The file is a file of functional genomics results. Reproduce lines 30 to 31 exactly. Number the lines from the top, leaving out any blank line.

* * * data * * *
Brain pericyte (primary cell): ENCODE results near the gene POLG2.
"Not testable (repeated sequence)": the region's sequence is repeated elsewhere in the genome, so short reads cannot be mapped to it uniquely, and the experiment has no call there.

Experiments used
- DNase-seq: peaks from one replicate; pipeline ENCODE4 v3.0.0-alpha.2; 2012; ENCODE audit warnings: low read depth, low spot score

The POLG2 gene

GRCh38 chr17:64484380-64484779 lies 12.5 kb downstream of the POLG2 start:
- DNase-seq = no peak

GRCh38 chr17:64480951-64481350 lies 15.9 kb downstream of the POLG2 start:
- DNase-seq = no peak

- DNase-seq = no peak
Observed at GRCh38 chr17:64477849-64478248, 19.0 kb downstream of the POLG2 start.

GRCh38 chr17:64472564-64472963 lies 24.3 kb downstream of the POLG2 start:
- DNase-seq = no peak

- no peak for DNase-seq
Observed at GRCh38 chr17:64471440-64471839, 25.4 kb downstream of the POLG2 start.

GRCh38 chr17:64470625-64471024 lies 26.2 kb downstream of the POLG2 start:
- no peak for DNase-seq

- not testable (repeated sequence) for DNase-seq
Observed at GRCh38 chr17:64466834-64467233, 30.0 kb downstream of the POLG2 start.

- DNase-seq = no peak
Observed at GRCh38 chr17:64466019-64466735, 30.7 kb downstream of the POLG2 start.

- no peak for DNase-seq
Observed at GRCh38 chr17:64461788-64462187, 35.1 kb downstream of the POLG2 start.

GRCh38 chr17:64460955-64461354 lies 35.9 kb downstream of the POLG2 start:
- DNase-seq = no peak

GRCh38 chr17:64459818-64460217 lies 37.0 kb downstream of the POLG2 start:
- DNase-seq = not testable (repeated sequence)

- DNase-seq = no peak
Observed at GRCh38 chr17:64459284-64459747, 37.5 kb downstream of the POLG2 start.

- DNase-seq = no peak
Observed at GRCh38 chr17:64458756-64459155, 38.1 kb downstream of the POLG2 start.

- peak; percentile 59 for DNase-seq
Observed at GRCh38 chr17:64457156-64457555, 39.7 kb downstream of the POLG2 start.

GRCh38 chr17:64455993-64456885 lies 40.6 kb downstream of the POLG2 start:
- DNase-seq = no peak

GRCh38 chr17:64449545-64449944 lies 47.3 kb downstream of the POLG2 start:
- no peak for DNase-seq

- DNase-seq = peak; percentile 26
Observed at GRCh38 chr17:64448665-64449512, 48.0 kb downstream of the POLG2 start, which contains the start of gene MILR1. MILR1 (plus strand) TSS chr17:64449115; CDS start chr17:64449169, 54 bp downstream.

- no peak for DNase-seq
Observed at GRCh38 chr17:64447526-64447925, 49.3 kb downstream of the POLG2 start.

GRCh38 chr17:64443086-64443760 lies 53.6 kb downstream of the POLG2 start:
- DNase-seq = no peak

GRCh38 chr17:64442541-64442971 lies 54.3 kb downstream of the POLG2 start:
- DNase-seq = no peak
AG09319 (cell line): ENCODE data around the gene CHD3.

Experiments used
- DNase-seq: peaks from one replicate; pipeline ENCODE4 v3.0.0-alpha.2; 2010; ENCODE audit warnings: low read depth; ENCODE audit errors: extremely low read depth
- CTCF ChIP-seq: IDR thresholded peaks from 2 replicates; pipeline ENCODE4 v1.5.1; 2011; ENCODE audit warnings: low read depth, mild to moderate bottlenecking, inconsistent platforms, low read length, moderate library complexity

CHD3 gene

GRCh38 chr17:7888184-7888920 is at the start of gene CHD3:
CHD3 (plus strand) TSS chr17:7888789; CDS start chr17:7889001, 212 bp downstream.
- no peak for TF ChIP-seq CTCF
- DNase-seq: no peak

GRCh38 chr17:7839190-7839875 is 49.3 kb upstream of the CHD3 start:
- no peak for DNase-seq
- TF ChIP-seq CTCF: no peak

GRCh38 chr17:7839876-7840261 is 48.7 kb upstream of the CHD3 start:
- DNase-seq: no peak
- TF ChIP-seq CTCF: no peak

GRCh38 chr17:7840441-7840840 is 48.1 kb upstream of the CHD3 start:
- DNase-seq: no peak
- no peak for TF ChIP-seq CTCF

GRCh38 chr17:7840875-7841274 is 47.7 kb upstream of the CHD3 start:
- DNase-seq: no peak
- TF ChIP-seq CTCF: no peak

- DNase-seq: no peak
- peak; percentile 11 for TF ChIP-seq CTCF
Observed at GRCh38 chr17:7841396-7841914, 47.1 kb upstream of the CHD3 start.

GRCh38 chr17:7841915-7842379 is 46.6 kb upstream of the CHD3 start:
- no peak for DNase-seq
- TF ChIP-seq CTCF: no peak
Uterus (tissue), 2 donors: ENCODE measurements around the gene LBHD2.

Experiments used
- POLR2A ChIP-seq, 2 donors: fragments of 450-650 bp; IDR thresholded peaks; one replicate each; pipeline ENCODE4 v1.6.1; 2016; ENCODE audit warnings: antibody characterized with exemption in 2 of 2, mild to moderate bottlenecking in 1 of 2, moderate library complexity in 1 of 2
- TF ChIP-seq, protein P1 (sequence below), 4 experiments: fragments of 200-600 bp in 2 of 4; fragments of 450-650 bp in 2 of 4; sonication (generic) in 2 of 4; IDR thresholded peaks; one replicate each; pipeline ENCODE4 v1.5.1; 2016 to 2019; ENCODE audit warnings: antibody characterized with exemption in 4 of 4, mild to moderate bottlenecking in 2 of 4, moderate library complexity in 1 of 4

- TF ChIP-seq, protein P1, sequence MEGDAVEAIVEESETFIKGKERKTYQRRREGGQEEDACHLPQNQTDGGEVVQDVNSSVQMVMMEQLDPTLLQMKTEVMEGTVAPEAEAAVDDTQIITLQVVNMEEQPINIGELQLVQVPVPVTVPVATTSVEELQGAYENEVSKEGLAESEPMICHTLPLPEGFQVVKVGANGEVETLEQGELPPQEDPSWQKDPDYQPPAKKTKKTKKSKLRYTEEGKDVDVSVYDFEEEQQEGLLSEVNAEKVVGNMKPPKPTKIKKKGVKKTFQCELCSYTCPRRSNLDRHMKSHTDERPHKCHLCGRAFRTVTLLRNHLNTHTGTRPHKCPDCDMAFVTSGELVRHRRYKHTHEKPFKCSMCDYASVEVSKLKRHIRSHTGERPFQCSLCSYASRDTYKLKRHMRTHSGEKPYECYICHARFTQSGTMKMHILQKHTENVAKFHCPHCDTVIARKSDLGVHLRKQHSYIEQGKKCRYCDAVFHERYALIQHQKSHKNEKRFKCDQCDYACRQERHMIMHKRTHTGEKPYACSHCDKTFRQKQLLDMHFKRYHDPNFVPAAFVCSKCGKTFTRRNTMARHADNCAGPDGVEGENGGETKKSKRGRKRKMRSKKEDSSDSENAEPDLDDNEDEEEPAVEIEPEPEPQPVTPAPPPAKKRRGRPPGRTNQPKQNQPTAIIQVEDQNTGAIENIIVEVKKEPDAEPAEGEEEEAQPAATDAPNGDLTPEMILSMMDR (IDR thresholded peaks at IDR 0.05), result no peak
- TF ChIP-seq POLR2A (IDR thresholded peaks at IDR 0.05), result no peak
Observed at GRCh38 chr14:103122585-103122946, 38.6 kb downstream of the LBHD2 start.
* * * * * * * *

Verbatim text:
- DNase-seq = no peak
Observed at GRCh38 chr17:64458756-64459155, 38.1 kb downstream of the POLG2 start.